Naturally drawn to the allure of blinking and shiny objects, history shows that we have always desired unconventional jewellery made from precious rocks, shells, pearls, wood and animal bones, revealing our innate desire to decorate ourselves. Philosopher and moralist Jean de la Bruyere placed pearls equal to enlightenment and subtlety, while Francis Bacon used Amber as a metaphor to describe opulence and royalty. Our earliest attraction to jewellery can be traced back to prehistoric Africa. Perforated beads made from sea snail shells have been found dating to 75,000 years at Blombos Cave and in Kenya, beads found at the Enkapune Ya Muto cave made from perforated ostrich eggshells date back to more than 40,000 years ago.
Though diamonds and precious metals have long ruled the realm of luxury bijouterie, once again a new appreciation for mineral and natural jewellery is rising. A walk down Paris’ alluring Rue Saint Honoré will lead you to Monies. A Danish jewellery label that since its inception in the 70s, has kept true to its philosophy of turning earthly treasures in to divine sculptural designs. Named after its founders Gerda and Nikolai Monies, the duo and their team of designers have consistently sought to redefine luxury jewellery with their experimental approach to natural materials and exceptional production techniques. In addition to their own signature pieces, the label has also designed for some of the major fashion houses known such as Christian Lacroix and Chanel. Natural materials sourced from all around the world varying from fossils, precious stones and crystals, shells, amber, coconut, coral, leather and bones, woods and Greenland gold are gently handcrafted in to architecturally conglomerated pieces for the contemporary woman.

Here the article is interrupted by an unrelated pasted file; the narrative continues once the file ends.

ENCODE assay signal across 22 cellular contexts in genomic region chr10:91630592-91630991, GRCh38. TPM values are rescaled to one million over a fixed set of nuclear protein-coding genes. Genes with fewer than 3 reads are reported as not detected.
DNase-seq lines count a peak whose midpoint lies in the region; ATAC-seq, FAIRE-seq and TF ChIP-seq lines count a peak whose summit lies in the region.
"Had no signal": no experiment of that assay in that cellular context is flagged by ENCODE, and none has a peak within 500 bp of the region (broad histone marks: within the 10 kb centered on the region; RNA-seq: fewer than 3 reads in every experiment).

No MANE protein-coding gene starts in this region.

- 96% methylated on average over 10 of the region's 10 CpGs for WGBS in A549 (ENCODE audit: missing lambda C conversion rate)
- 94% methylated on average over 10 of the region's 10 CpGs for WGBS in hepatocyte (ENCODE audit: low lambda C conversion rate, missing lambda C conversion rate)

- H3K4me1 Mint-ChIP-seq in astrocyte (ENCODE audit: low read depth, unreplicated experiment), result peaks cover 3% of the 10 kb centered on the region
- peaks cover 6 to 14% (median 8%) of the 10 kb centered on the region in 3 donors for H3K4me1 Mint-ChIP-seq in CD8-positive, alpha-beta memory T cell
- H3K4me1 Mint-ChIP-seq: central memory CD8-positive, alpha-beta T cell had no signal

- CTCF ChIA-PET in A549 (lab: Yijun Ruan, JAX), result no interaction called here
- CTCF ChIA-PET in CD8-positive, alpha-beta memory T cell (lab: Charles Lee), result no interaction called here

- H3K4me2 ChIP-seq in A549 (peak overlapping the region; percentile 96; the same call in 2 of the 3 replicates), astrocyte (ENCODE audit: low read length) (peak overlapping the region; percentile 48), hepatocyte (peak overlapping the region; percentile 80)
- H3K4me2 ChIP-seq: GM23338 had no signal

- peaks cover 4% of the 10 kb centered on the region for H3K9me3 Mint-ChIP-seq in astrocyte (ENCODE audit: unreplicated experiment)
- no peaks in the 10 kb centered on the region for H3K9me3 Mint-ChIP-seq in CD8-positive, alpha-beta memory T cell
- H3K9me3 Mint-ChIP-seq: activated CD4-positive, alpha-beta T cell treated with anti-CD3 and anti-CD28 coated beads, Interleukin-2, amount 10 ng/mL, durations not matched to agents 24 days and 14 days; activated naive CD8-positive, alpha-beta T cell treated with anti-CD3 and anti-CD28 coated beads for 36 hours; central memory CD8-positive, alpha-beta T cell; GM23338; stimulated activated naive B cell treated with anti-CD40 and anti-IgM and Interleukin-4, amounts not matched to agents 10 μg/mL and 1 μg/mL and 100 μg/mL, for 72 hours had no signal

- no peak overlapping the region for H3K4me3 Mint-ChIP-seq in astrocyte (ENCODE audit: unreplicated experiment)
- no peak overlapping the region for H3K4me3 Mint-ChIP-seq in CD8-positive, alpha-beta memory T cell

In 2012, the Museum of the Los Angeles Fashion Institute of Design & Merchandising (FIDM) had one signature Monies bracelet examined by experts at the La Brea Tarpit Museum. They were able to confirm that the fossilised bone processed in the bracelet is actually a femur from an Ice Age mammoth excavated in Siberia, and the other portion being ebony, an extremely dense wood, harvested somewhere in West Africa. The two materials were merely shaped, polished and oiled to create a extraordinary bracelet.
A designer and goldsmith, Gerda Monies furthered her education in Great Britain and the United States after finishing the design academy and holds the honour of being the first woman in Den Mark to be made a member of the country’s 700-year old traditionally ‘men only’ goldsmith’s guild! In keeping with her philosophy that jewellery should be large and provocative to stand out – Gerda states; “Big earrings, bracelets and necklaces add drama to a woman’s personality. All every woman needs is just one great piece of important jewellery.” Indeed, not for the modest dresser, Monies is for the daring style connoisseur. Each creation is a statement piece, consisting of dramatic forms and layers that stand out and demand attention. That being said, it comes as no surprise that Iris Apfel is one of their biggest fans.